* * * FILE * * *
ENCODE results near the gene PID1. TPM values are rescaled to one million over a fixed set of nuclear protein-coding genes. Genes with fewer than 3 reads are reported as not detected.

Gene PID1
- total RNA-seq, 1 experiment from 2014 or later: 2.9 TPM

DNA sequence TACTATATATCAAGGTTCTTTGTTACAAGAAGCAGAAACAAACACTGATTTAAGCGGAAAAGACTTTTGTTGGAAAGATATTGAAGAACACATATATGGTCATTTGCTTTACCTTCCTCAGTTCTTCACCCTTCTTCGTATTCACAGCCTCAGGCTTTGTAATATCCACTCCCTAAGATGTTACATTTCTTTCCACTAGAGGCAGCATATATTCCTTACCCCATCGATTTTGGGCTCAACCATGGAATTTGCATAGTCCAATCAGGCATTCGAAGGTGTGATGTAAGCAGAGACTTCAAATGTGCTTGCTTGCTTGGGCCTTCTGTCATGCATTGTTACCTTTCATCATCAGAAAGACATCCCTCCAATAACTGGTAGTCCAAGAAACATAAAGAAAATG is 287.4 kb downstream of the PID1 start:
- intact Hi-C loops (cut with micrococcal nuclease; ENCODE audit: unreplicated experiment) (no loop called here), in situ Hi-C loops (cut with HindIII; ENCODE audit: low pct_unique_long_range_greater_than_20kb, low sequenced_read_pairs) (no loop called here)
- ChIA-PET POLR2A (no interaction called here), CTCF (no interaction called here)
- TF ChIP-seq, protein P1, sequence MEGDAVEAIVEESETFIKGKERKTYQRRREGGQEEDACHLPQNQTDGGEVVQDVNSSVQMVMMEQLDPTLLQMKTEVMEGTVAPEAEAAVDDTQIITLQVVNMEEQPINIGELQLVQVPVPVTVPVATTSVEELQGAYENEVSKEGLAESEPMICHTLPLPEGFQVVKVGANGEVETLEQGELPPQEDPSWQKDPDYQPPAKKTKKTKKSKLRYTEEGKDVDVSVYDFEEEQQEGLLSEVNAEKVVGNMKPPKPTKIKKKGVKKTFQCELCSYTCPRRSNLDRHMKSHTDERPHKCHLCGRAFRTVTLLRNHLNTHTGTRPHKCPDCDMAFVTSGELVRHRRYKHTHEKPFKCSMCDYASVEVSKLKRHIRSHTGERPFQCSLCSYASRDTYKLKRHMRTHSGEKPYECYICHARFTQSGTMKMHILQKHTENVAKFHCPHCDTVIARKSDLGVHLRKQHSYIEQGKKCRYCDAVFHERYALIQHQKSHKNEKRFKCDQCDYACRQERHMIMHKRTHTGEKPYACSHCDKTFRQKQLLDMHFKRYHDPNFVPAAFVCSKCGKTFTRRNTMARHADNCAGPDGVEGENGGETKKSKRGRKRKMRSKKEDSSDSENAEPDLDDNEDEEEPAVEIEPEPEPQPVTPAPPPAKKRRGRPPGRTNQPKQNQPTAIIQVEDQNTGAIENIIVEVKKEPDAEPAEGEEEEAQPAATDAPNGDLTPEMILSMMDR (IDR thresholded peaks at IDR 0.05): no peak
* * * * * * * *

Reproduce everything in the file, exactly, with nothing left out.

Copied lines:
ENCODE results near the gene PID1. TPM values are rescaled to one million over a fixed set of nuclear protein-coding genes. Genes with fewer than 3 reads are reported as not detected.

Gene PID1
- total RNA-seq, 1 experiment from 2014 or later: 2.9 TPM

DNA sequence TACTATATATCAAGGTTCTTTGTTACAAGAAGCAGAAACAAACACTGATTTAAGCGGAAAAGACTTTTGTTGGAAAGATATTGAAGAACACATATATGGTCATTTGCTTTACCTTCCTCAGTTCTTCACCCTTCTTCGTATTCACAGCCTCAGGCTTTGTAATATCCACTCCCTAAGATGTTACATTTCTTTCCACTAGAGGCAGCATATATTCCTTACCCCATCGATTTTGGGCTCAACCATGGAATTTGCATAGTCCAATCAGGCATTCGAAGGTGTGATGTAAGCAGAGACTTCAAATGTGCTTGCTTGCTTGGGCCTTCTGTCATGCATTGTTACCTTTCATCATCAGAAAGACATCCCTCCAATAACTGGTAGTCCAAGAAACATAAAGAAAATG is 287.4 kb downstream of the PID1 start:
- intact Hi-C loops (cut with micrococcal nuclease; ENCODE audit: unreplicated experiment) (no loop called here), in situ Hi-C loops (cut with HindIII; ENCODE audit: low pct_unique_long_range_greater_than_20kb, low sequenced_read_pairs) (no loop called here)
- ChIA-PET POLR2A (no interaction called here), CTCF (no interaction called here)
- TF ChIP-seq, protein P1, sequence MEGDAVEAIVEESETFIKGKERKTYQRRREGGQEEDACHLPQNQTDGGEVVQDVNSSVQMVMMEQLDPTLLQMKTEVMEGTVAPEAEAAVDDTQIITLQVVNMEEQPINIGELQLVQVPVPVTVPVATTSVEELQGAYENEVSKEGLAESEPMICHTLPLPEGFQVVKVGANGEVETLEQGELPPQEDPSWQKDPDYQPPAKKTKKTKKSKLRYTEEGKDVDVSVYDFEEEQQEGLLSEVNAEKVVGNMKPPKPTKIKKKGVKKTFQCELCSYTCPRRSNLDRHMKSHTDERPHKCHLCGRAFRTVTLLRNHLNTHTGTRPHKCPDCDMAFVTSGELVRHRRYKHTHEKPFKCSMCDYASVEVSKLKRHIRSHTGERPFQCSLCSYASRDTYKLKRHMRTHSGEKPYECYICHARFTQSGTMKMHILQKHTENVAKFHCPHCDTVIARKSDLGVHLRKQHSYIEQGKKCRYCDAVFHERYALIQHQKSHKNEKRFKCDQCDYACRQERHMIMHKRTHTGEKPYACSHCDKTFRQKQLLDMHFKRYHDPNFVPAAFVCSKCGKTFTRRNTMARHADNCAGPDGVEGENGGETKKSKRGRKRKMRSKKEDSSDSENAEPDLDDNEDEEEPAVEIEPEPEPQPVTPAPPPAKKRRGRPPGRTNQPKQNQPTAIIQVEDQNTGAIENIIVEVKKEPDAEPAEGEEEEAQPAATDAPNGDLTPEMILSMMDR (IDR thresholded peaks at IDR 0.05): no peak